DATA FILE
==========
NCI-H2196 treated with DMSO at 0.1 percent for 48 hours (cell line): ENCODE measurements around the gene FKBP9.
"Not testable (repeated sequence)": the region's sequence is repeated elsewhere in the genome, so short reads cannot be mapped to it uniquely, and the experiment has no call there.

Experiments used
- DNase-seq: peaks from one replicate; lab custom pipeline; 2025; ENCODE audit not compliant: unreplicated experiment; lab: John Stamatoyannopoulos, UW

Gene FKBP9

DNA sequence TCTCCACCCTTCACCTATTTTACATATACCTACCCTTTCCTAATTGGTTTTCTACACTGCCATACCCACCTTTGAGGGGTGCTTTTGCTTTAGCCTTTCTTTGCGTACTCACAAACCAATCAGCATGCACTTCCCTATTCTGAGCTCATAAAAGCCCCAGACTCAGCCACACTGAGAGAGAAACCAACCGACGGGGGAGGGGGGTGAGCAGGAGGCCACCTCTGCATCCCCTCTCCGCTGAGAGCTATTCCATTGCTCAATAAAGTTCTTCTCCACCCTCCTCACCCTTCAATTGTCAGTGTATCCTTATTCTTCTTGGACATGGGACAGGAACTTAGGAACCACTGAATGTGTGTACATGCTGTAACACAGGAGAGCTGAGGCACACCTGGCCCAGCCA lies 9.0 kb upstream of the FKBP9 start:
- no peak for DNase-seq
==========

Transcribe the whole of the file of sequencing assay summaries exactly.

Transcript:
NCI-H2196 treated with DMSO at 0.1 percent for 48 hours (cell line): ENCODE measurements around the gene FKBP9.
"Not testable (repeated sequence)": the region's sequence is repeated elsewhere in the genome, so short reads cannot be mapped to it uniquely, and the experiment has no call there.

Experiments used
- DNase-seq: peaks from one replicate; lab custom pipeline; 2025; ENCODE audit not compliant: unreplicated experiment; lab: John Stamatoyannopoulos, UW

Gene FKBP9

DNA sequence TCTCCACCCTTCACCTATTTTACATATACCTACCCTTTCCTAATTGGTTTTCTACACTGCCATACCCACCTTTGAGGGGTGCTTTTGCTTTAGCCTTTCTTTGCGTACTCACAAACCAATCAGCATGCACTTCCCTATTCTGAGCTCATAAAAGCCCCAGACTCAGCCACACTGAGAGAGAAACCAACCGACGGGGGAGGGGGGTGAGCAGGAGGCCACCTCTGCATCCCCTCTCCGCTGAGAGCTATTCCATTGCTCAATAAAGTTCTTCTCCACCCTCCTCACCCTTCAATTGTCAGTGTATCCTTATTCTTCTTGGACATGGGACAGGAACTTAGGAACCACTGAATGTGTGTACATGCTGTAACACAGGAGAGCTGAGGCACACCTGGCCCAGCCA lies 9.0 kb upstream of the FKBP9 start:
- no peak for DNase-seq